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Reviewed by:
  • The Political Philosophy of Needs
  • Marc Caldwell (bio)
Lawrence Hamilton (2003) The Political Philosophy of Needs. Cambridge: Cambridge University Press

Lawrence Hamilton pulls no punches in his lively critique of the rights-based discourse that is central to democratic politics today, and which is found at the heart of the South African 1996 Constitution. Hamilton's book, The Political Philosophy of Needs (2003), argues that in political theory far more emphasis should be given to the satisfaction of certain categories of needs rather than is currently given to the protection of human rights. With this reorientation, he argues, the state (or what becomes, as he calls it, a 'state of needs') would be far more capable of attaining the kinds of developmental objectives extant in democratic politics. What exists in liberal politics instead is a general contradiction between human rights issues and ineluctable needs.

Rights, as they are now understood, thereby simultaneously distort two things. First, they make a necessity out of aspiration: they transform a political goal into a part of human nature, thereby unintentionally reducing the political significance of the goal. Second, they trivialise the real priority of necessity by giving vital needs and agency needs the same essential properties: both are reduced to the same inalienable properties of humans.

(2003:123)

Hamilton sees contemporary political philosophy as focussing too strongly on issues of justice and social welfare, and as a result paying too little attention to political participation and the satisfaction of human needs. He applies this outlook to an analysis of the South African Constitution in the conclusion of his book, which some readers more interested in the 'bottom line' might find disappointingly short. However, as the examples (such as land redistribution and public transport) he provides in other chapters are [End Page 108] quite salient in South African news media, these readers should not feel themselves to be unduly short-changed.

As interesting as these aspects of the book are - albeit difficult to imagine being applied with any measure of efficiency - it is the provocative way in which Hamilton engages the 'orthodoxies' of current liberal political theory that is most likely to stimulate animated discussion among those engaged not only in politics and philosophy, but also among those reading in sociology, political economy, development studies and anthropology.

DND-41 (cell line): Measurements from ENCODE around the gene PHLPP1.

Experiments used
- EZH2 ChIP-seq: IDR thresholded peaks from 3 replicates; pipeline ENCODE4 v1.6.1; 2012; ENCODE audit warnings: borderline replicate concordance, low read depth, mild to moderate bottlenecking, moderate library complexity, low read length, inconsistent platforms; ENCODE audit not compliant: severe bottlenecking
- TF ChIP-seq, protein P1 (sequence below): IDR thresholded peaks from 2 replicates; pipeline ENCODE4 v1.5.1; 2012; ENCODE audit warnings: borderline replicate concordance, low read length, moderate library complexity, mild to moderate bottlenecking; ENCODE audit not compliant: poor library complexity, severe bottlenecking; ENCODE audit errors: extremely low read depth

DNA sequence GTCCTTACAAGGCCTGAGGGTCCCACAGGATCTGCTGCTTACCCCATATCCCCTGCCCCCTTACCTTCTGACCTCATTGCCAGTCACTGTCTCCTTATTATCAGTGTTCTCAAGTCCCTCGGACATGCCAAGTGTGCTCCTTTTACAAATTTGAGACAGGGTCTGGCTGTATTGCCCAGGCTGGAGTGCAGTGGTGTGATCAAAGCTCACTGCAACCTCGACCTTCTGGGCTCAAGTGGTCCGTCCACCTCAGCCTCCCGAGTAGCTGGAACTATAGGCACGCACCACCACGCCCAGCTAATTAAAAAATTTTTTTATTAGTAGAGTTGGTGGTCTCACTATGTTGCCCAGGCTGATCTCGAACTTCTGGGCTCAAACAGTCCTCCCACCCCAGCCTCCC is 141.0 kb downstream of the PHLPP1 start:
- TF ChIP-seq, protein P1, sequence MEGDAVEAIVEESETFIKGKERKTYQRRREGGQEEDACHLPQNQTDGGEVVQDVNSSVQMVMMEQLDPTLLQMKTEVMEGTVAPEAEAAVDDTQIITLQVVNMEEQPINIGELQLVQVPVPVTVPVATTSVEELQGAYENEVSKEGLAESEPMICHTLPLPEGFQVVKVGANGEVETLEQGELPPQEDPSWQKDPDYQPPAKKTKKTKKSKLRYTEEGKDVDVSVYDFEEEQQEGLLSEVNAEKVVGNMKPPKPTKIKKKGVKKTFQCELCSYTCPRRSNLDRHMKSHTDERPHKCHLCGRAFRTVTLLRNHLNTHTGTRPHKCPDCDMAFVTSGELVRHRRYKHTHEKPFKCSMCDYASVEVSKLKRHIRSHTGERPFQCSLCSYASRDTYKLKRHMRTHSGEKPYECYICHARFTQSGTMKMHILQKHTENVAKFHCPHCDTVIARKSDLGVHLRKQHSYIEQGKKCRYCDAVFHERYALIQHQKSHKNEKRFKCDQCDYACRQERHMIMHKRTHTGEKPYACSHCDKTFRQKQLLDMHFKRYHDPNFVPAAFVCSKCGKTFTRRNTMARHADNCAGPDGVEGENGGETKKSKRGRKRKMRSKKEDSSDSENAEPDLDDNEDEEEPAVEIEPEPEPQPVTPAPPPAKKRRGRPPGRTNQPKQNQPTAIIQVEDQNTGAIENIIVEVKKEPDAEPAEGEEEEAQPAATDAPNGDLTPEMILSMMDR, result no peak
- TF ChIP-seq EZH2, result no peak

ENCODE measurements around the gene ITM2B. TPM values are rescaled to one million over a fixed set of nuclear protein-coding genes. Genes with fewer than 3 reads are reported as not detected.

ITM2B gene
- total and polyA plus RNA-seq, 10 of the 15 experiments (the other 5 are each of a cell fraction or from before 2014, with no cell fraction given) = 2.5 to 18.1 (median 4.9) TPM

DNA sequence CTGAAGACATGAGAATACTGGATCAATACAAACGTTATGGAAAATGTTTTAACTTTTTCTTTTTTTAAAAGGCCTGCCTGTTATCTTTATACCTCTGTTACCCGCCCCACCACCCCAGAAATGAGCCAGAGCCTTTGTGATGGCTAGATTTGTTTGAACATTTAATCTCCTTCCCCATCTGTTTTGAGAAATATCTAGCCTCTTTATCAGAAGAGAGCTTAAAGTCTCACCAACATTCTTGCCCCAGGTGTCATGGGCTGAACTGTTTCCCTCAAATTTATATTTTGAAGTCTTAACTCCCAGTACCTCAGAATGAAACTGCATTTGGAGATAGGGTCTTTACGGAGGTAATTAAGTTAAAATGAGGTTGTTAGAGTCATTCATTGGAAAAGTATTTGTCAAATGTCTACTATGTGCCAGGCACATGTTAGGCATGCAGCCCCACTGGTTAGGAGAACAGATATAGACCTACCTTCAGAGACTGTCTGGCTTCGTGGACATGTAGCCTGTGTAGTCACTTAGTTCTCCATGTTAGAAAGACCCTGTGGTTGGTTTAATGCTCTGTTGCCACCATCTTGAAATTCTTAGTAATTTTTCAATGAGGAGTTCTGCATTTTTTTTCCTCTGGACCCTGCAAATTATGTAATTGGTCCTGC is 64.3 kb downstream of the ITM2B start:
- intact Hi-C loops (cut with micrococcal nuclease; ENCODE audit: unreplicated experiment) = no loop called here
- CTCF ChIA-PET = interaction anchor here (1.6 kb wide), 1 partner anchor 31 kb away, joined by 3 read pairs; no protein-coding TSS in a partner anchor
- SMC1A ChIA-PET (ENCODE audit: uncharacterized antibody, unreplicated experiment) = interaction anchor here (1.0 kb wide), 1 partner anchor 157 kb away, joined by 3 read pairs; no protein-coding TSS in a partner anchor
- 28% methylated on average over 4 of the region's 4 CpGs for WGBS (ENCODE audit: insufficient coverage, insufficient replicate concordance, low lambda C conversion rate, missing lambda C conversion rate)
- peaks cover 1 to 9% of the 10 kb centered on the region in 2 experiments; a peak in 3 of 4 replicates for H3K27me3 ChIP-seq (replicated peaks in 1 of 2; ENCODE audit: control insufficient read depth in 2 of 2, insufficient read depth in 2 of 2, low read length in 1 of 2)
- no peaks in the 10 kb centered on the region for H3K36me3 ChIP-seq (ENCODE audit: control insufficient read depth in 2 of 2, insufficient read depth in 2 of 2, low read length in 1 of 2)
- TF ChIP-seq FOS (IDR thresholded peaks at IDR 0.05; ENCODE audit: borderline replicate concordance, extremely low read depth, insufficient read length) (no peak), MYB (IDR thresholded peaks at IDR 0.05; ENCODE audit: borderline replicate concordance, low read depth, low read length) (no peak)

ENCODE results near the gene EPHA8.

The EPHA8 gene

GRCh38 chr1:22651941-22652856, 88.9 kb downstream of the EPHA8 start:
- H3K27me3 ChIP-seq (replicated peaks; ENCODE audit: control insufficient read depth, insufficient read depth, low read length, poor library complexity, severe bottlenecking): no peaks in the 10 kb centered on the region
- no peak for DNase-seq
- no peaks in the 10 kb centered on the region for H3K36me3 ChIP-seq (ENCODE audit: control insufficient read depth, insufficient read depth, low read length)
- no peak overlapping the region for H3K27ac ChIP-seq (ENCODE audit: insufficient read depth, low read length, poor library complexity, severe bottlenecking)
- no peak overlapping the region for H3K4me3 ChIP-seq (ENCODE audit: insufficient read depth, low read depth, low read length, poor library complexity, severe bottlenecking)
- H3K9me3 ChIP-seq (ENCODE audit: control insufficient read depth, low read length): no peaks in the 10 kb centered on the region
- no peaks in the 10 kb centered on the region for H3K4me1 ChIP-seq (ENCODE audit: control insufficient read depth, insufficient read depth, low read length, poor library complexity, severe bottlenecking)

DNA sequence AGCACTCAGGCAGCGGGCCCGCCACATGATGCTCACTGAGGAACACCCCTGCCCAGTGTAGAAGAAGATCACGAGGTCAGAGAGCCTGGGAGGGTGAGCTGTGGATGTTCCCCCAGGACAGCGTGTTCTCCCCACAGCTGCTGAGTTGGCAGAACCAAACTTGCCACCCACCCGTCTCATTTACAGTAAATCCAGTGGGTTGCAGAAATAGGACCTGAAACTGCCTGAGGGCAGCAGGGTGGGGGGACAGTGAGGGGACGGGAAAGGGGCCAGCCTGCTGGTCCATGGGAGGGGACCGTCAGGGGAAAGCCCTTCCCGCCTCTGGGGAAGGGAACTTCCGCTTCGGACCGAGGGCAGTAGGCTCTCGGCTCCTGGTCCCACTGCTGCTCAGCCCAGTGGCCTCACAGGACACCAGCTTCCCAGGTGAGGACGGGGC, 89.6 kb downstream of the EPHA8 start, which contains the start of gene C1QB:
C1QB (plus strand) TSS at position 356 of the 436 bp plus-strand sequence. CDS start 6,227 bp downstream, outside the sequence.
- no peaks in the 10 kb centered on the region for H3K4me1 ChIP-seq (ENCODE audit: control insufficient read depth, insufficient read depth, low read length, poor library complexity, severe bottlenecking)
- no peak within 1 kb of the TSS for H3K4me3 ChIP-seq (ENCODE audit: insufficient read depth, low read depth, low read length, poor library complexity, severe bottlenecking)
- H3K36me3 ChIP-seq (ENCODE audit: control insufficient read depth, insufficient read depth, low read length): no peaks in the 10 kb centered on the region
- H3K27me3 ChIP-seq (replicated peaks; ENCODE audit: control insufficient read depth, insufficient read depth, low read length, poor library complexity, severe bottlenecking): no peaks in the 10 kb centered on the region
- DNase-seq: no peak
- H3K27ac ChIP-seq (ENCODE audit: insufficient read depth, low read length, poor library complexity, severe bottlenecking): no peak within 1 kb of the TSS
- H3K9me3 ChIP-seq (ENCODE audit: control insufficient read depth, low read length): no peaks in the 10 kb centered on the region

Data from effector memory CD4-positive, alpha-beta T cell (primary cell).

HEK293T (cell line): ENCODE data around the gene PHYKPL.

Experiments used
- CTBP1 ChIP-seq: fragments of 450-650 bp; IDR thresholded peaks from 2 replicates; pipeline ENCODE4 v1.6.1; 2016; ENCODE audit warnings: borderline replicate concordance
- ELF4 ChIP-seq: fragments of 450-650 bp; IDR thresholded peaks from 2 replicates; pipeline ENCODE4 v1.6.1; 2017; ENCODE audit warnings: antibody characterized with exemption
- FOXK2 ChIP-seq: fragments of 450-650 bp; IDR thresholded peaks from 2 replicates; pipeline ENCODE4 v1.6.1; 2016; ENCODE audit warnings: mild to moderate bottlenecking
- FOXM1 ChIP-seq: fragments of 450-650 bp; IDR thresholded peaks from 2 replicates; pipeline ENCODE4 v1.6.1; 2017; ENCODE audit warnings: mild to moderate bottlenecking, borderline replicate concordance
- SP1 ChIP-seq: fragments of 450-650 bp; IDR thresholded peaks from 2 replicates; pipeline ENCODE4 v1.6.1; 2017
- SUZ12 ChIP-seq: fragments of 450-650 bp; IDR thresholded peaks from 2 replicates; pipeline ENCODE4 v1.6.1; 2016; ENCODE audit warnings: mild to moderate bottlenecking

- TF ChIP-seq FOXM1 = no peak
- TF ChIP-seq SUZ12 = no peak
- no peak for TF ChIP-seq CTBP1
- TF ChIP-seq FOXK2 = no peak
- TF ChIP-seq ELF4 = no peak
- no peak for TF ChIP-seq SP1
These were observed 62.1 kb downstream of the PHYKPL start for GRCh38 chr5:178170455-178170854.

At the risk of over-simplification, the main thrust of the thesis fits within the 'turn to practice' in social theory. 'Practice theory' is a notoriously elusive expression to pin down, and 'practice theorists' themselves are an unusually diverse group that seem not to have found its lack of agreement anything to get anxious about. Only recently has some work been done to compare and contrast the different approaches to 'practice' in The Practice Turn in Contemporary Theory (2001), co-edited by Schatzki et al.

Those engaged in questions of moral philosophy, however, are likely to find controversial the way in which Hamilton severs the field from politics. This is made more contentious in the way he rejects the dominance of moral philosophy in modern political theory, preferring that it embrace political sociology and political economy instead (2003:116). Moral philosophy, along with politics and economics, forms an essential ingredient of political economy, if adherents in the field are to remain vaguely faithful to its founding fathers. Then again, perhaps the number of journals starting up in 'business ethics' acts as some indication of how morality has slid out of political economy.

Nevertheless, Hamilton reserves his harshest criticism for the influences this field has had on particularly the rights-discourse that significantly informs liberal politics. However, to be fair to the author, he does not object to questions of ethics and morality per se, but implicates moral theory in the tendency in rights-discourse to adopt a priori positions irrespective of context, and to posit various human rights (and needs) accordingly as universals. In keeping with his objections to the place of moral philosophy in political theory, he takes unbridled issue with communitarian theorists Charles Taylor (1989) and Alasdair MacIntyre (1981).

Hamilton's approach to morality is limited to the evaluation and satisfaction of specific needs in situ, which brings his approach closest (by his own...

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Additional Information

ISSN
1726-1368
Print ISSN
0258-7696
Pages
pp. 108-115
Launched on MUSE
2005-04-19
Open Access
No
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